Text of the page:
Soaking wet at Songkran

Journalism , Thailand , Travel Jul 09, 2016 No Comments

Songkran is not the best time of year to be a correspondent in Pattaya. It’s not that the story you’re after – a hard-hitting piece on sex tourism, naturally – has gone anywhere. Given the Thai New Year tradition of drenching everyone and everything with bucket and super soaker and hydraulic water cannon, the prevalence of flesh in the country’s sex capital is actually more pronounced than usual: Songkran is basically a city-wide wet T-shirt competition. (In reality, the massive water fight, like so much else in Thailand, is more a perversion of local custom – young people blessing their elders with a sprinkle of scented water to mark the end of the dry season and ensure good luck—than an accurate expression of it, designed to appeal to foreigners through sheer hedonistic scale.)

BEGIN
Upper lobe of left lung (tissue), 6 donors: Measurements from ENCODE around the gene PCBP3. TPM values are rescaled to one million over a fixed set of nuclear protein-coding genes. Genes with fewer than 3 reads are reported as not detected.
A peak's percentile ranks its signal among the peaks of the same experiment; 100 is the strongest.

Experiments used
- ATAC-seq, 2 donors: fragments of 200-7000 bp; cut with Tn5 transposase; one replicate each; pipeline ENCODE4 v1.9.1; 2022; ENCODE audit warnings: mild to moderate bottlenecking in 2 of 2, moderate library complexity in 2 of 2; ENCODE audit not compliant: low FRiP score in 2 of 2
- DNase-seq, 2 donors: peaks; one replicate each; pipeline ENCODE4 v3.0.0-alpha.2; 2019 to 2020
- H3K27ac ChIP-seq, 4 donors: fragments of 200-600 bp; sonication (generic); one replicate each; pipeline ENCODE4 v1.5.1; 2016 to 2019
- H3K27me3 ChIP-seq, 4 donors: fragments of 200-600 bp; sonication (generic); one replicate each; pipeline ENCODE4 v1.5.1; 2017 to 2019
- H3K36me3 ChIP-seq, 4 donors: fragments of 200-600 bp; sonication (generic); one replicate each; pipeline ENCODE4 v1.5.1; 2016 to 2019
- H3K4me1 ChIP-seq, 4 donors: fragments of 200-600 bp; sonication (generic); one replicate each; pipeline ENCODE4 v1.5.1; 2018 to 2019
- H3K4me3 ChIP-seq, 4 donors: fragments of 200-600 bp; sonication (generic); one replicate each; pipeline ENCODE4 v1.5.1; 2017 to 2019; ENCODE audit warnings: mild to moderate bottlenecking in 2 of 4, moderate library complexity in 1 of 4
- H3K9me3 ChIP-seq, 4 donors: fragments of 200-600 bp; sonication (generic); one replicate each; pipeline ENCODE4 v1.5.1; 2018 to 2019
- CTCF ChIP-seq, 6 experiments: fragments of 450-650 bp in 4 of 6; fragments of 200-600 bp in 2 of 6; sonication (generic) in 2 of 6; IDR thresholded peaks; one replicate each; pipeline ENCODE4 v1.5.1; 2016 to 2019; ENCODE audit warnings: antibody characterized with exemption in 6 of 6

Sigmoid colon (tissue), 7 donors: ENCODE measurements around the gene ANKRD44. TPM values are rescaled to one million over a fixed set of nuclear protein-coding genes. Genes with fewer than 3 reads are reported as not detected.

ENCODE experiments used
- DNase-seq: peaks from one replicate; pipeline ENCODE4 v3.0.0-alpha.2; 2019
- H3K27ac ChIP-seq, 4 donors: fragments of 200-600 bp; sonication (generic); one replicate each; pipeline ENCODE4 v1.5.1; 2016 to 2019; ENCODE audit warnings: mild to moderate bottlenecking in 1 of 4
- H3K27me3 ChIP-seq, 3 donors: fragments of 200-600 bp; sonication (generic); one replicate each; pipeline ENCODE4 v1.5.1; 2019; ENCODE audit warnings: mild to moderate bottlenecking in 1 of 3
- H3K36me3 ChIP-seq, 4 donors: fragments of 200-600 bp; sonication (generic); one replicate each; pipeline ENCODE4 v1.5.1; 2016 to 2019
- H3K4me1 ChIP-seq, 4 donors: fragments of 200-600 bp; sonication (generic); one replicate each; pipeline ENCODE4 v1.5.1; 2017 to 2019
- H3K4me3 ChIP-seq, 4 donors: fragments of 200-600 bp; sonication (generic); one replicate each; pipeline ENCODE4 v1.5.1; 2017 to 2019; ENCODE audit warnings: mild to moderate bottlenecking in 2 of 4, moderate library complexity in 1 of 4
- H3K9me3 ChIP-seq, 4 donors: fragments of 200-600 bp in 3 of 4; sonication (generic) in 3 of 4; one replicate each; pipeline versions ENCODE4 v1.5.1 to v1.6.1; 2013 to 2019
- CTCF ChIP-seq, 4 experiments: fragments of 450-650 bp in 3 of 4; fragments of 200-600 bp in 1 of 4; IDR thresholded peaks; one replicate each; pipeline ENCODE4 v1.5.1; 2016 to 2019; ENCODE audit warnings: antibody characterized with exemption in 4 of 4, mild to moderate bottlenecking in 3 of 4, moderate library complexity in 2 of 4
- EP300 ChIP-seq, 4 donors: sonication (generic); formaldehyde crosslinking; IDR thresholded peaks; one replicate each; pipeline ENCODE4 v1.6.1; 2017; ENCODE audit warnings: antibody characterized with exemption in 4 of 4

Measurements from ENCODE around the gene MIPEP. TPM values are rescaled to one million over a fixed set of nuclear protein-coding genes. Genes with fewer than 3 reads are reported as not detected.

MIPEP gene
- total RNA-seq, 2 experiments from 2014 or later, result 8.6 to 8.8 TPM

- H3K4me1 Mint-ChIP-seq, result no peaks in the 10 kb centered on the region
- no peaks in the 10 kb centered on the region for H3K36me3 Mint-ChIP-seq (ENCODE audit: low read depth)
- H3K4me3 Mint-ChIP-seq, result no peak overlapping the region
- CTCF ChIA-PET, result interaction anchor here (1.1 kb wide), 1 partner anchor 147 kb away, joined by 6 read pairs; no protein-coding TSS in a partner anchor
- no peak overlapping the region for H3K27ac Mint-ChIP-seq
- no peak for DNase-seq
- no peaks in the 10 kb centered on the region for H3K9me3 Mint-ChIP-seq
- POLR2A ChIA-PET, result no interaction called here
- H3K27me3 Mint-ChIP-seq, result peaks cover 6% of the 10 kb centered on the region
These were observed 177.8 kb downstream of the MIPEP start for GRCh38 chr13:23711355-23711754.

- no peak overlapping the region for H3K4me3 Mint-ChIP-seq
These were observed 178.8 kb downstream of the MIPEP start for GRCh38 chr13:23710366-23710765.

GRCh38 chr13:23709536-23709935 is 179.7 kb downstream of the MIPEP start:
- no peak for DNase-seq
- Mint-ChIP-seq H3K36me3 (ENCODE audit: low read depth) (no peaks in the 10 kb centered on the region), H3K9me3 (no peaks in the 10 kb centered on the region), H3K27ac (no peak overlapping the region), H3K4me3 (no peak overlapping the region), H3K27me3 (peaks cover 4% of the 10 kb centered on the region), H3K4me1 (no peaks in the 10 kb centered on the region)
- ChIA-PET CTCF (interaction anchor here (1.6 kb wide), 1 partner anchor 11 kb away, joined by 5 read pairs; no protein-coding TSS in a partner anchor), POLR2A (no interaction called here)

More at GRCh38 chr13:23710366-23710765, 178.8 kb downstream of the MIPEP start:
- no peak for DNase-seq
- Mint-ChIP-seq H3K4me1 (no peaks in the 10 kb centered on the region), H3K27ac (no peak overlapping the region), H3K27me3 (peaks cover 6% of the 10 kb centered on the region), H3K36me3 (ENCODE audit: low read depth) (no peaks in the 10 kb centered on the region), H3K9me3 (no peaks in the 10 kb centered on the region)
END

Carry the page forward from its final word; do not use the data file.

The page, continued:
No, it’s difficult to be a correspondent during Songkran because to take one’s camera or notebook anywhere is to invite ruin upon oneself. But one grits one’s teeth, wraps everything in plastic, and strikes out into the filth regardless. There’s Sodom and Gomorrah to discuss.

Read the full article in The Spectator Australia.

Matthew Clayfield

Matthew Clayfield is a journalist, critic and screenwriter.

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